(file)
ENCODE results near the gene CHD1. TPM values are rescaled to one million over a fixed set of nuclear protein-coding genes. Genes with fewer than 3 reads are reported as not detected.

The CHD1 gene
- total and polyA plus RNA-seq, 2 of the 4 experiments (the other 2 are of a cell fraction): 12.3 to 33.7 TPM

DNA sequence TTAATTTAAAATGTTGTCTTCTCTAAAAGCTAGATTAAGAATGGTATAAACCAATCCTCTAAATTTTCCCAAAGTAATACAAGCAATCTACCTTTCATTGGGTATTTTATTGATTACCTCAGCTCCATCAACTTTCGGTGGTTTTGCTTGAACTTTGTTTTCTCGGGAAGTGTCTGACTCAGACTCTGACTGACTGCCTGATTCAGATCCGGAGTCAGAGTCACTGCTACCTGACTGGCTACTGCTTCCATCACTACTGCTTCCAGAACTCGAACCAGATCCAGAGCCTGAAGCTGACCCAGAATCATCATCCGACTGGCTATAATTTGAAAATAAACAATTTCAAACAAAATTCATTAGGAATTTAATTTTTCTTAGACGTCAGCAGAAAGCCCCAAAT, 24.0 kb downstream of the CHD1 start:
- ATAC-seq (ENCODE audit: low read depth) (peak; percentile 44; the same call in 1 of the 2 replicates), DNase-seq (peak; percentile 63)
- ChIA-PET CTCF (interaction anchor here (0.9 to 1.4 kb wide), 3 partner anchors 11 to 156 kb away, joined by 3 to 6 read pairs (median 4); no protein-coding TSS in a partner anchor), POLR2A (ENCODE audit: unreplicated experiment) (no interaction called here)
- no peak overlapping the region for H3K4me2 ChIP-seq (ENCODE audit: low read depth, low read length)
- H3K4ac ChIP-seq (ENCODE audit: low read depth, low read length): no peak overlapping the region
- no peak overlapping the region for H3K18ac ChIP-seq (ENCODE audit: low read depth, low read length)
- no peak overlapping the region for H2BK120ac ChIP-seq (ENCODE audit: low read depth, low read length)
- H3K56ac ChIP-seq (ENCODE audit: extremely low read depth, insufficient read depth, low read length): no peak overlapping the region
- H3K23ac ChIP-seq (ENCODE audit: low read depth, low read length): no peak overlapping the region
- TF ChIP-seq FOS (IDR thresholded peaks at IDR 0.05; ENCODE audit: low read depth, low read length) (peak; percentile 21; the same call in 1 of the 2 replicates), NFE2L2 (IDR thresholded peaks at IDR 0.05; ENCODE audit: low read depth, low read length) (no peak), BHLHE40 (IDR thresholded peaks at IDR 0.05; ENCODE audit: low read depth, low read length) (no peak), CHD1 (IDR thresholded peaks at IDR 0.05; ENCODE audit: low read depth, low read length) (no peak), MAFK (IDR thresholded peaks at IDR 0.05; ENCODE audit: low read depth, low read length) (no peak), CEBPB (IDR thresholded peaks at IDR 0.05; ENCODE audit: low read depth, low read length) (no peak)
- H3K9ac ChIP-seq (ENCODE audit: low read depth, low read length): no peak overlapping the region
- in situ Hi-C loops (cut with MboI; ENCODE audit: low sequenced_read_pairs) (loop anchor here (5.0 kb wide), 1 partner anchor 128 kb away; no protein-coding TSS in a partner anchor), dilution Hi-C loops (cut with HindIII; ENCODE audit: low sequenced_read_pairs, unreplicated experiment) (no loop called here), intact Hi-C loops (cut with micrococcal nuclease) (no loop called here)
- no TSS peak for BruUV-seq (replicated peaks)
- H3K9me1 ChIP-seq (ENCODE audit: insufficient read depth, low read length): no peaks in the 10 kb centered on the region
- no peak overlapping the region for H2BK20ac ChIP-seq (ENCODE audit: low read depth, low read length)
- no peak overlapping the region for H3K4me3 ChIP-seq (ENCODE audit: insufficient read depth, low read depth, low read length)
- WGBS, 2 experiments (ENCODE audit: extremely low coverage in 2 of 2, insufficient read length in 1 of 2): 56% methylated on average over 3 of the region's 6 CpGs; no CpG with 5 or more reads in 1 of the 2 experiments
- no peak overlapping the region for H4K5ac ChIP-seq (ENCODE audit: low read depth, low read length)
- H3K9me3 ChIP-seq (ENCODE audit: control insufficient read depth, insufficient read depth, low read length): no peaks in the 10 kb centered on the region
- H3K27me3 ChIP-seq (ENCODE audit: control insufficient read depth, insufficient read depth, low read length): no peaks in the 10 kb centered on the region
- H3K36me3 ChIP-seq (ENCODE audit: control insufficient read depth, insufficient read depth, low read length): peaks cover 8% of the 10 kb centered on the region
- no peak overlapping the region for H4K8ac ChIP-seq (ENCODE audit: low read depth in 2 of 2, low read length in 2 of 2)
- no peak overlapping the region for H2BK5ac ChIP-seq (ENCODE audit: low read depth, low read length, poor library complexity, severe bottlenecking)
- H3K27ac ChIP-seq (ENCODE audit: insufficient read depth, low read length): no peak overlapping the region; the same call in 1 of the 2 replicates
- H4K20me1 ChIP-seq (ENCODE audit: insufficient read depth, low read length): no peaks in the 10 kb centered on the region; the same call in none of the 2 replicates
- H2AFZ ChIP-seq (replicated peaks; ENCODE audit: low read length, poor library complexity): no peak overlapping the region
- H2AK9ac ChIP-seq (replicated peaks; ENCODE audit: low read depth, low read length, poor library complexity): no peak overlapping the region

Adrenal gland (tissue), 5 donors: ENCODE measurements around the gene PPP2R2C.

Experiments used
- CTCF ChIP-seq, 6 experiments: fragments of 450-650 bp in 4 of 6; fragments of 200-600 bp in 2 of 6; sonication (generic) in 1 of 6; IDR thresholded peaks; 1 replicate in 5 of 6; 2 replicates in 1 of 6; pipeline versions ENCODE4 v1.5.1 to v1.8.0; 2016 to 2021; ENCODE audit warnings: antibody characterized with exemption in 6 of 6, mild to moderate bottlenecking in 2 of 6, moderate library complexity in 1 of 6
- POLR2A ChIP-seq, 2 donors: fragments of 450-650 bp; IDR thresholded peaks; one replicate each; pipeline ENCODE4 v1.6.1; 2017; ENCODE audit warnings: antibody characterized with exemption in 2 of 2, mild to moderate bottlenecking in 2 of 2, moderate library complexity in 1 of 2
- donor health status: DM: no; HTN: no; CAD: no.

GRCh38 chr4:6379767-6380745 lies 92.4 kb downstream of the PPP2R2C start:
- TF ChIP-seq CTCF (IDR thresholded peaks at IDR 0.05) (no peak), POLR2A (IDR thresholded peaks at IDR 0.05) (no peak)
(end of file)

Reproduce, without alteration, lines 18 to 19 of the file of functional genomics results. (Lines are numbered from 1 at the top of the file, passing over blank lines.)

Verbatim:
- no peak overlapping the region for H2BK20ac ChIP-seq (ENCODE audit: low read depth, low read length)
- no peak overlapping the region for H3K4me3 ChIP-seq (ENCODE audit: insufficient read depth, low read depth, low read length)